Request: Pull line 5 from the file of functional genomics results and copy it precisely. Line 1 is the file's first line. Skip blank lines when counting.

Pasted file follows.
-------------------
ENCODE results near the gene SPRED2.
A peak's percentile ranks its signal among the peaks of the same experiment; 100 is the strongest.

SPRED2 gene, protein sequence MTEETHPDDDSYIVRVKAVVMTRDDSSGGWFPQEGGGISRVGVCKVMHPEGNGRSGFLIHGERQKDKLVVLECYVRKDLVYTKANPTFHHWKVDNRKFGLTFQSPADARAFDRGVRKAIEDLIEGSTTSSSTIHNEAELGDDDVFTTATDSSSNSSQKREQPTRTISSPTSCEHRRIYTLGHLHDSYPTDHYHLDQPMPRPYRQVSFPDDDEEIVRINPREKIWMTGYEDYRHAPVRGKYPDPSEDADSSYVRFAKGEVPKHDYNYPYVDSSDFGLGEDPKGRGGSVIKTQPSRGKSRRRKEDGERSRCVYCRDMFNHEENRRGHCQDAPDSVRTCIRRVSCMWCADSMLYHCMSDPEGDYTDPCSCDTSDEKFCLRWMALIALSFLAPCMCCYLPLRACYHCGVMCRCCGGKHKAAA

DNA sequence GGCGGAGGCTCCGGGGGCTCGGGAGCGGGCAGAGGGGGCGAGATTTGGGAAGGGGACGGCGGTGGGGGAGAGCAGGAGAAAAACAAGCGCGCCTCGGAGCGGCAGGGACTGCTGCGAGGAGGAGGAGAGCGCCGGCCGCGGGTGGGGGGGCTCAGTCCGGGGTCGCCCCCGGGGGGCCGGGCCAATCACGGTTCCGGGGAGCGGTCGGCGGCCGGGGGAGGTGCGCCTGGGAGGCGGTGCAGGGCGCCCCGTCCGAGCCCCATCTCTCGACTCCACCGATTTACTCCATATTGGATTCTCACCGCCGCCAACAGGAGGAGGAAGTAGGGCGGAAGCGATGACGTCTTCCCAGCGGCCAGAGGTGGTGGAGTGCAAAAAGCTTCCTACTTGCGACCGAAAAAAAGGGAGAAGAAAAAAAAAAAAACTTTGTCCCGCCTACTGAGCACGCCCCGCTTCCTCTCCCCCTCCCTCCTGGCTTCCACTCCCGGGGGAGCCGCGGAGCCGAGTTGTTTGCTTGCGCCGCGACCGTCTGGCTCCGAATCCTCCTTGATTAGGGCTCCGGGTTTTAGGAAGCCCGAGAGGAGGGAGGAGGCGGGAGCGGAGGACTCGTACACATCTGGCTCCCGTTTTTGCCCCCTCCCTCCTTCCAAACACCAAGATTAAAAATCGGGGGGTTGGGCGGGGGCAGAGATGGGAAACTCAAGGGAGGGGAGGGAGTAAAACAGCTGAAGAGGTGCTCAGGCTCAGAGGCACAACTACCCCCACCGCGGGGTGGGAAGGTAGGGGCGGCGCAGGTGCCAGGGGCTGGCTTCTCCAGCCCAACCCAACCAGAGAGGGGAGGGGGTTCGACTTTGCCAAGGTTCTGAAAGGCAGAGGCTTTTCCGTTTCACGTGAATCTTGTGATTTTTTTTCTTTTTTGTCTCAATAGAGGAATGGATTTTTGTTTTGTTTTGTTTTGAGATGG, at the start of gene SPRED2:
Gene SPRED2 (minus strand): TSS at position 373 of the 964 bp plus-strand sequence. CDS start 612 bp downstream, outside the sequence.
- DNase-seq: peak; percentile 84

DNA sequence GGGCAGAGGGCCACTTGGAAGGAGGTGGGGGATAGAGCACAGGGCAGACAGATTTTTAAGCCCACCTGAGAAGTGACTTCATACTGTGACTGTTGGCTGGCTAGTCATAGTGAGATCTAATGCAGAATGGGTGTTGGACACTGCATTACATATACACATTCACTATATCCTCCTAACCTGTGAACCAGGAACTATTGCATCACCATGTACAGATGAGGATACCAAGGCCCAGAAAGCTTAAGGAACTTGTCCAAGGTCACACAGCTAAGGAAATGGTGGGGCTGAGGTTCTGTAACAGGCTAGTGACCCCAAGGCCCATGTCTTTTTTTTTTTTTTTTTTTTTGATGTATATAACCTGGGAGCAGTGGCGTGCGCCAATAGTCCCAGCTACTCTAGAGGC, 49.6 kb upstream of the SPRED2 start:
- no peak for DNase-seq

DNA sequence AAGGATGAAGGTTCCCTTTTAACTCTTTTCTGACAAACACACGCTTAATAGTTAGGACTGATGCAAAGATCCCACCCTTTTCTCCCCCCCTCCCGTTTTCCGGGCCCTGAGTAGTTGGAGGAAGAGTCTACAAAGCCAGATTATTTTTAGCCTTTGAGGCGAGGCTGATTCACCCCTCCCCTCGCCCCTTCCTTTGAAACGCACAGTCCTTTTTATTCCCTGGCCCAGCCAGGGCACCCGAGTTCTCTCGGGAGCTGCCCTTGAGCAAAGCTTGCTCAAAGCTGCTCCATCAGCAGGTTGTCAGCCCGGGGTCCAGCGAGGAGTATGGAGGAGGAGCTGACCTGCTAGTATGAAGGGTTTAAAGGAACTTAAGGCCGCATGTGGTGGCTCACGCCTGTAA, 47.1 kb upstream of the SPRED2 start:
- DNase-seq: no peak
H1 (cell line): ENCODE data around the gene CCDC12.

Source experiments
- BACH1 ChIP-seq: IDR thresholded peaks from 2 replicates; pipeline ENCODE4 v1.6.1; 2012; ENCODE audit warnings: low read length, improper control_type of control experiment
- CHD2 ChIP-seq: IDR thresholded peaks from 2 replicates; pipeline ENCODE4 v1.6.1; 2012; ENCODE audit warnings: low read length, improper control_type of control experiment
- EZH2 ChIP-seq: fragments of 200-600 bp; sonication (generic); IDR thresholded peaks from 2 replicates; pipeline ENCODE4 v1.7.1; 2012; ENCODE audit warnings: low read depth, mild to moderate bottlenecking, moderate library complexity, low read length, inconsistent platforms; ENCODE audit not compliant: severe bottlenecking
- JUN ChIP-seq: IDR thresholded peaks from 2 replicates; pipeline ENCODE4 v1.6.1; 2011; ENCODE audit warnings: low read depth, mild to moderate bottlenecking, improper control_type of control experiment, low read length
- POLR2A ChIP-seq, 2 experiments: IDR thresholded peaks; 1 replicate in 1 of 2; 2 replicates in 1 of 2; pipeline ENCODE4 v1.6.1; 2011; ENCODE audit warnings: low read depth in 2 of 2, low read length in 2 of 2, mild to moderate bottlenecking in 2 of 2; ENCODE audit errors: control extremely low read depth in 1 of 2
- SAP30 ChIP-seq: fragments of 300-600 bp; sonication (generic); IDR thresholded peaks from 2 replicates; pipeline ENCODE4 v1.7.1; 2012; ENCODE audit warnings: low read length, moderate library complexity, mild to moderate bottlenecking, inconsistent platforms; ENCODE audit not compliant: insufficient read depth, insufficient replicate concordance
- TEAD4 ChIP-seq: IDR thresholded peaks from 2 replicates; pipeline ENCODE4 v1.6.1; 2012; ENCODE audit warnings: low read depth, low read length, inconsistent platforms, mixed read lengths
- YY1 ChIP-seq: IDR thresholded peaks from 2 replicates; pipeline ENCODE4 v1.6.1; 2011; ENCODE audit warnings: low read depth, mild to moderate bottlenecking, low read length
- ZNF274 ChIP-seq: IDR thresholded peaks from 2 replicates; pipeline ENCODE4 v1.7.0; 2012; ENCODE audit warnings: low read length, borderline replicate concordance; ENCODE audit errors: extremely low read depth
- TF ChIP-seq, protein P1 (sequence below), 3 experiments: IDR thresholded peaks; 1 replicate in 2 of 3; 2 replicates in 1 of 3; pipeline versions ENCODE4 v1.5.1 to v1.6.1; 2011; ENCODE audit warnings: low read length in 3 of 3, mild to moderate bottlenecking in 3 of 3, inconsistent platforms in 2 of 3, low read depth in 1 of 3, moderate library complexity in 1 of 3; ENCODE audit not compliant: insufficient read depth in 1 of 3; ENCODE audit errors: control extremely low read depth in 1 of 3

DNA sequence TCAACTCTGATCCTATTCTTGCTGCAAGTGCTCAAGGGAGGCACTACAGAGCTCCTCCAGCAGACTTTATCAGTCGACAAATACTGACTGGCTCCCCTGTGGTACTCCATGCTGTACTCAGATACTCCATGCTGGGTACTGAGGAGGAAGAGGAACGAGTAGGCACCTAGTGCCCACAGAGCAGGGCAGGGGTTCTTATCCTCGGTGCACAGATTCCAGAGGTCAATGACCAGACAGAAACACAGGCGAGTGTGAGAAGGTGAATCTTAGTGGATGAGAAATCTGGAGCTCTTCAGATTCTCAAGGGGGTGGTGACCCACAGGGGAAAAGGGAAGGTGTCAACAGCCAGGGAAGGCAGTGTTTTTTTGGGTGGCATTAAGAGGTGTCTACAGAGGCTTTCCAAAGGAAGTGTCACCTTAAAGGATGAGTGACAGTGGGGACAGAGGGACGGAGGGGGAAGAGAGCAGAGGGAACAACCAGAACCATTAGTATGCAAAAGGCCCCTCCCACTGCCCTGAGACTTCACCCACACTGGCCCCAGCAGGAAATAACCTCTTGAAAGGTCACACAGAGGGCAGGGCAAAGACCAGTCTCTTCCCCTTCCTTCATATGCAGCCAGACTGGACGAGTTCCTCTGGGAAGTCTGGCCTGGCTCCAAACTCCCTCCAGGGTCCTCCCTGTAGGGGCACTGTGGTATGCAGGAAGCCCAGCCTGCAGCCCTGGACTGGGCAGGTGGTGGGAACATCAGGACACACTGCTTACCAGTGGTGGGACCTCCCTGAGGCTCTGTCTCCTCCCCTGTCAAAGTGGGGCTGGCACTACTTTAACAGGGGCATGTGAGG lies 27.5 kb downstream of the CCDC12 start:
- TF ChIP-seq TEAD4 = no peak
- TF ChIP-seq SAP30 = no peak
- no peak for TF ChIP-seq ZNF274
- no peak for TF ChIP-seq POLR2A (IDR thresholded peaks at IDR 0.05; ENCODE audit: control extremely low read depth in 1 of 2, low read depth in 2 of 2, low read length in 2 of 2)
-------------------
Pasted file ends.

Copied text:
Gene SPRED2 (minus strand): TSS at position 373 of the 964 bp plus-strand sequence. CDS start 612 bp downstream, outside the sequence.